Tracking desert rhinos: first catch your camel

SRT trackers Hans and Dansiekie Ganaseb, with camels

SRT trackers Hans and Dansiekie Ganaseb, with camels

For once the loud grumbling noise is not coming from our stomachs. It’s quite a din and makes it difficult to say hello again to one of our old friends from Save the Rhino Trust (SRT) in Namibia, the charity that’s protecting the world’s last remaining population of truly free-roaming black rhinos: the rare, desert-adapted black rhinos of the Kunene.

Dansiekie Ganaseb was an SRT rhino tracker at Wilderness Safari’s remote but luxurious Desert Rhino Camp when we last met some four years ago. It was his tracking skills that got us close enough to a well-known territorial bull called ‘Ben’ to get the photographs we needed for a travel feature article we were writing at the time on Namibia’s desert wildlife. And it was Dansiekie who put himself between us and a belligerent black rhino when the animal came a bit too close for comfort at one point.

ACPS11  Save the Rhino Trust camel camp

Saddle up! Preparing the camels for patrol

We’d almost bumped into Ben when skirting carefully round a rocky outcrop to get downwind of him. It was a close shave and we still don’t know who was more surprised by the close encounter – the rhino or us. Yes we had a few nearby rocks for cover, but still our hearts were racing and it wasn’t an incident we’d forget in a hurry.

Turns out Dansiekie has just recently switched jobs. He’s now looking after the source of this awful, ear-splitting, grumbling noise – three rather ugly-looking and ill-mannered camels. Noisy and ungainly they may be, but Dansiekie is nonetheless completely smitten by his new charges. ‘I very much like it here. The camels are very, very good animals,’ he tells us.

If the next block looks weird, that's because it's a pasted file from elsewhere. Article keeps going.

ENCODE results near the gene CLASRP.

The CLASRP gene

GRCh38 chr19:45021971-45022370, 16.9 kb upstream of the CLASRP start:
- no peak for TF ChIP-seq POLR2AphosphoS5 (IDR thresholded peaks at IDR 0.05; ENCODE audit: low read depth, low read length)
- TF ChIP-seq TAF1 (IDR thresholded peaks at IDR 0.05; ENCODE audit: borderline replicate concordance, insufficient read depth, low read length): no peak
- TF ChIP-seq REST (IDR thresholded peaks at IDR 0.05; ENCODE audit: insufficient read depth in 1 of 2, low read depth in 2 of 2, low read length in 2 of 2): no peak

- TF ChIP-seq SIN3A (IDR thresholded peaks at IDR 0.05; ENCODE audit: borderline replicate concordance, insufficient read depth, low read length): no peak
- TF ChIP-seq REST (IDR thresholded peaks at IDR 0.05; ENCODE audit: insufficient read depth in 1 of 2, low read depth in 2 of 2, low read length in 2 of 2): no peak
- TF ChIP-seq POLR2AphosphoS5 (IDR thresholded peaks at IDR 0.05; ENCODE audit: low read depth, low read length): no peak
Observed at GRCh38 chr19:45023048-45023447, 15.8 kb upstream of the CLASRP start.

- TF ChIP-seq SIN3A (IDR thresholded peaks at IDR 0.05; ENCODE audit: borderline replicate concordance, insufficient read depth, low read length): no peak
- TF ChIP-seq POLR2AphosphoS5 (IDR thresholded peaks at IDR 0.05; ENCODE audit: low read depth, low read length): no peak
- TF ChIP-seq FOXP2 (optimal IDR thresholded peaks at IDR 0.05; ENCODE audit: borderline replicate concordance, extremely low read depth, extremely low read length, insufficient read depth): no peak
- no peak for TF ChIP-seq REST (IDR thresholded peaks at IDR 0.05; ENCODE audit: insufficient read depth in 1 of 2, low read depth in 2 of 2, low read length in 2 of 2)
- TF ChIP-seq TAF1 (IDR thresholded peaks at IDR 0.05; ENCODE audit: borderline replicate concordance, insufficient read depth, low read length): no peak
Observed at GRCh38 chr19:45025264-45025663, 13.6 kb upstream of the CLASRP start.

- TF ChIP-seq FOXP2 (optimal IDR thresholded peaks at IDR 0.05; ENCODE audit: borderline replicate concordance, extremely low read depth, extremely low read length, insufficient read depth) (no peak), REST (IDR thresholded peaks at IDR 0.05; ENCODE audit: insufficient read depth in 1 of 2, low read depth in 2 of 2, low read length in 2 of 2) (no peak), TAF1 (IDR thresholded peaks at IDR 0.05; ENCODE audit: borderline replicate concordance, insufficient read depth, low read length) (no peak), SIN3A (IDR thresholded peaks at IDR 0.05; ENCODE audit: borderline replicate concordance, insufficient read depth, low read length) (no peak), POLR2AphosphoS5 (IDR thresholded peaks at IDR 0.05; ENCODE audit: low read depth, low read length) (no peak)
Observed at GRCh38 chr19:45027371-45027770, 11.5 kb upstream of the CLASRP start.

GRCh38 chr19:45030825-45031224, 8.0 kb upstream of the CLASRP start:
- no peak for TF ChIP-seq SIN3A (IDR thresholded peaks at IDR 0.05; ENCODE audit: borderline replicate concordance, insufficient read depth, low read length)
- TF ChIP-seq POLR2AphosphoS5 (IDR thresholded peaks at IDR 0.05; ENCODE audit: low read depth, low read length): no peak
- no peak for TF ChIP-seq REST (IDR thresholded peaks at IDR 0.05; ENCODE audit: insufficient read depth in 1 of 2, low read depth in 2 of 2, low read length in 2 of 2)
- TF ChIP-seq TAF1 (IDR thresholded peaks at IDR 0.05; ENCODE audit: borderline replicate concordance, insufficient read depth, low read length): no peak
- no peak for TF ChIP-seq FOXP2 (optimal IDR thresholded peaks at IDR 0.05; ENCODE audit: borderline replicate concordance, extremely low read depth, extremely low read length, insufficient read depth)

ACPS02 Metal logo for Save the Rhino Trust, Namibia

Save The Rhino Trust collects vital data on Namibia’s desert rhinos

That’s because these oddly statuesque ships of the desert play a huge role in helping protect the black rhinos of this remote and impossibly rocky region. Most of the SRT’s operational area here is only accessible by 4×4, but there are areas where even the sturdiest man-made vehicles struggle. This is where the SRT camels come into their own. They go where the 4x4s can’t and can carry much bigger loads than other beasts of burden like donkeys, allowing patrol teams to travel further and stay in the field for much longer periods. Without these cacophonous camels the tracking team’s job of patrolling core rhino areas, monitoring the rhino population and collecting important data on the animals would be much harder and much slower.

ACPS12  Hans Ganaseb of Save the Rhino Trust camel patrol team

Tracker Hans Ganaseb, with Jan

‘It’s easier to find the rhinos with them. If you work with vehicles each day you find maybe three or four rhinos. If you work with the camels you see maybe nine or even 12. In the hills they’re really good at all the ups and downs. That’s why I prefer to work here with the camels,’ says Dansiekie. ‘My favourite is Jan because he leads the others.’

Jan, who seems particularly noisy and naughty while being photographed, was originally donated by British explorer Benedict Allen after his 1995 expedition up Namibia’s Skeleton Coast, which was televised by the BBC. He donated his whole team of six camels to the SRT once his trip was completed, and Jan is the last survivor. Two more have been acquired since. Jan may be getting a bit long in the tooth, but these camels certainly do their bit for rare black rhino conservation in this challenging desert terrain.

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